And how right those words felt to me. My eyes grew wet immediately, stung and Yes, I wanted to say, Yes, I did get a sign, even though saying it aloud felt a bit corny. Before Rob's death I didn't pay much attention to signs, nor do I recall placing any great value on stories about signs. Before enduring Rob's illness and death, I was more a doubting Thomas wanting verification through a sense.  Give me what can be observed, what the mind determines. Watching Rob die and living the aftermath has opened me to possibilities that are not rational.  Grief mostly requires us to believe in what is beyond our experience--what is beyond our capacity to name. Grief is its own language full of starts and stops and pauses where early morning light finds a woman humbled by all she could not have known, held in the comfort of her husband's opened hands.

Monday, July 18, 2016

#SOL16: Borderless Grief and the RNC

gesso, acrylic paint, Rob's writing, (M.A. Reilly, 2016)

Grief knows no borders.

It spreads insidiously swamping your life and when fueled, flames out of control.  I know this firsthand and was reminded of the perversion of grief as I viewed the Republican National Convention (RNC). It's easy to take advantage of the grieving for anything that lessens such pain is seductive.  It's a siren call we all want to answer and being able to talk about the loved one and his or her death is a call few can resist.

We talk out loud to make sense of what confounds us still.

But setting up such fragile people to tell these stories as narratives of blame is a false balm for at best this only serves to further indenture the grieving to their pain and the past. There is no grace in blame, especially false blame.  There is no redemption in telling such stories.


I thought about this perversion as I listened to Pat Smith's brief speech at the RNC where she blamed Hillary Clinton personally for her son's death. I thought about this as the two more moms, Mary Ann Mendoza and Sabine Durden, whose sons each died in car accidents and Jamiel Shaw, whose son was killed in a gang shooting spoke blaming their children's death on our President. And as I listened what I mostly thought was Shame on the RNC for exploiting these people's grief and for thinking they could also exploit our tenderness.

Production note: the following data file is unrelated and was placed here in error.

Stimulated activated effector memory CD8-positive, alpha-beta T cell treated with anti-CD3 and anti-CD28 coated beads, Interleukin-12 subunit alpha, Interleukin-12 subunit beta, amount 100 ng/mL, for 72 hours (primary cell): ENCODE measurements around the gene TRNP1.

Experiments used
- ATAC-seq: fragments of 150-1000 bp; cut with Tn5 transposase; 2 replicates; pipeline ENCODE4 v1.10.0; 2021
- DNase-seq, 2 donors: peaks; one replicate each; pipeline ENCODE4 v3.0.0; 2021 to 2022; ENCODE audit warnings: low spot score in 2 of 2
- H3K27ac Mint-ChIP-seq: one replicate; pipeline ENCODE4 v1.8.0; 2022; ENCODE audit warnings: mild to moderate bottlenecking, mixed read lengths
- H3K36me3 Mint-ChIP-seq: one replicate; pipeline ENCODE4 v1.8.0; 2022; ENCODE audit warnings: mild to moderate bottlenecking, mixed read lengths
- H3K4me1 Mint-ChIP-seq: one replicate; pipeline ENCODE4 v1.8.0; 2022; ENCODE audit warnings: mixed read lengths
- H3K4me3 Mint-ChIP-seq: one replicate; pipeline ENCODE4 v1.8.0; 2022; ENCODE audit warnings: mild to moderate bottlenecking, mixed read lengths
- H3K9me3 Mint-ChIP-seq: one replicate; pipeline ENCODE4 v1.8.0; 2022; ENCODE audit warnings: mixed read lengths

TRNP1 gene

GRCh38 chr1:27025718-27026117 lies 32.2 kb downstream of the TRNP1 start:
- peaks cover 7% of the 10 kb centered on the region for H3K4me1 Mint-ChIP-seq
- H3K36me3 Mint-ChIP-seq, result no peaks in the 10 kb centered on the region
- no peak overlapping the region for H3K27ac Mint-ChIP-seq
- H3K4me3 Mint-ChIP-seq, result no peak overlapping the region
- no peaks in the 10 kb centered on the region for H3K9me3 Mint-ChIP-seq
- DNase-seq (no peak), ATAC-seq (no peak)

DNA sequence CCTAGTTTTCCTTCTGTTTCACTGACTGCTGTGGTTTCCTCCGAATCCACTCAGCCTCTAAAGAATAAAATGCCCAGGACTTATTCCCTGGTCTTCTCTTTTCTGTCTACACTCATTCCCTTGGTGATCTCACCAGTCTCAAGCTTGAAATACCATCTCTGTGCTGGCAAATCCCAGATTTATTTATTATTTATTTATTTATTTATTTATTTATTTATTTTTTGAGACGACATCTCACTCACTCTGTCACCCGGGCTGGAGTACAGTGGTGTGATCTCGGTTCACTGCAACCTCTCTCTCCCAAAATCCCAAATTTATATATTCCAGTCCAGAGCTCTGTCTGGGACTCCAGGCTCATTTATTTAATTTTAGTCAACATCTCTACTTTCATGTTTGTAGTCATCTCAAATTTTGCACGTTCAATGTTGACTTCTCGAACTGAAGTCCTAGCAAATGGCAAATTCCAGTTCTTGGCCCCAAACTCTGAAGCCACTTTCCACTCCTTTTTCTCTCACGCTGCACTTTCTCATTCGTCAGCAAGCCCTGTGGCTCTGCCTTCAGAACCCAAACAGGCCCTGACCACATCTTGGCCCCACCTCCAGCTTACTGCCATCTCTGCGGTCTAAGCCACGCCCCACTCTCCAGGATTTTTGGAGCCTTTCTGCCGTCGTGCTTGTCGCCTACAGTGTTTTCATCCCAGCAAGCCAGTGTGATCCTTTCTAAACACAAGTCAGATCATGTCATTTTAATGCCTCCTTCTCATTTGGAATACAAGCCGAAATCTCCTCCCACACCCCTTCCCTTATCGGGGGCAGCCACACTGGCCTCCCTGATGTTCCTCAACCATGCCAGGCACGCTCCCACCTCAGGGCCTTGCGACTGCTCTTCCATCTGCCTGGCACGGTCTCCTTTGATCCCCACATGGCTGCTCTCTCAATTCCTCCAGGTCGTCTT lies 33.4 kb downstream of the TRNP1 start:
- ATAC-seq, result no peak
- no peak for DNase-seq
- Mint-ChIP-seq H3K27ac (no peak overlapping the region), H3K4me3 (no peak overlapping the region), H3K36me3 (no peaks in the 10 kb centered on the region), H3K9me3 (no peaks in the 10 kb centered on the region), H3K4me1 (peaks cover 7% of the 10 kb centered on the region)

None of us want to bear witness to a parent's raw grief. But even in our most tender moment, we know it is simply an error to blame either Secretary Clinton or President Obama for these deaths. It is just wrong by the RNC to set up these four parents to tell stories that lack the necessary logic to even appear true.


After the camera was no longer trained on these parents, I wondered how they felt. After the high of talking to a national audience was gone, I wondered if there wasn't a profound sense of emptiness that settled about each of them. Filling yourself with hate will not lessen grief no matter how much such relief is sought.

I feel for these four as I imagine you do too.  For how could we not?  Resettling life after a loved one's death feels impossible. The life known exists no more. What is most desired cannot be given, cannot be had. Those in the depth of grief struggle to make sense of loss--loss that is largely irrational. The desire to blame some 'other' is common, if not expected.  And it is this natural inclination, perhaps even need, to seek a rational reason for the death that the RNC exploited.

Exploiting such vulnerability in order to create false linkages among death, Hillary Clinton, and President Obama is a truly shameful act by the RNC. We are better than this, friends.

Saturday, July 16, 2016

SOL16: Seeking Lazarus


I've been listening to Oprah and Deepak's Getting Unstuck: Creating a Limitless Life. This is a 21-day mediation experience that is happening now.  Each day Oprah and then Deepak provide some centering thoughts related to helping listeners get unstuck by connecting with untapped creativity and then providing time for meditation. Each session lasts for about 20 minutes. The purpose is to help uncover how to compose a creative life through some centering thoughts and meditation. Since, I have come home from France, I have been listening. The focus for the first week is on how to be in the present moment. In week two, the focus is on choosing expansiveness, letting go of the past, and living creatively. In week three, sharing the spirit of creative awareness with others is the focus.  

There were several things I heard during the first week that I especially wanted to remember--ideas I appreciated and yet quarreled with.  On day 3, Deepak said: 
"Stuckness keeps us from accessing our creative potential, which is our birthright. To begin a more creative way of life some basic points are important. First stop comparing today to yesterday. Look upon every day as a new world, because in truth it is. Only are stuckness makes it old."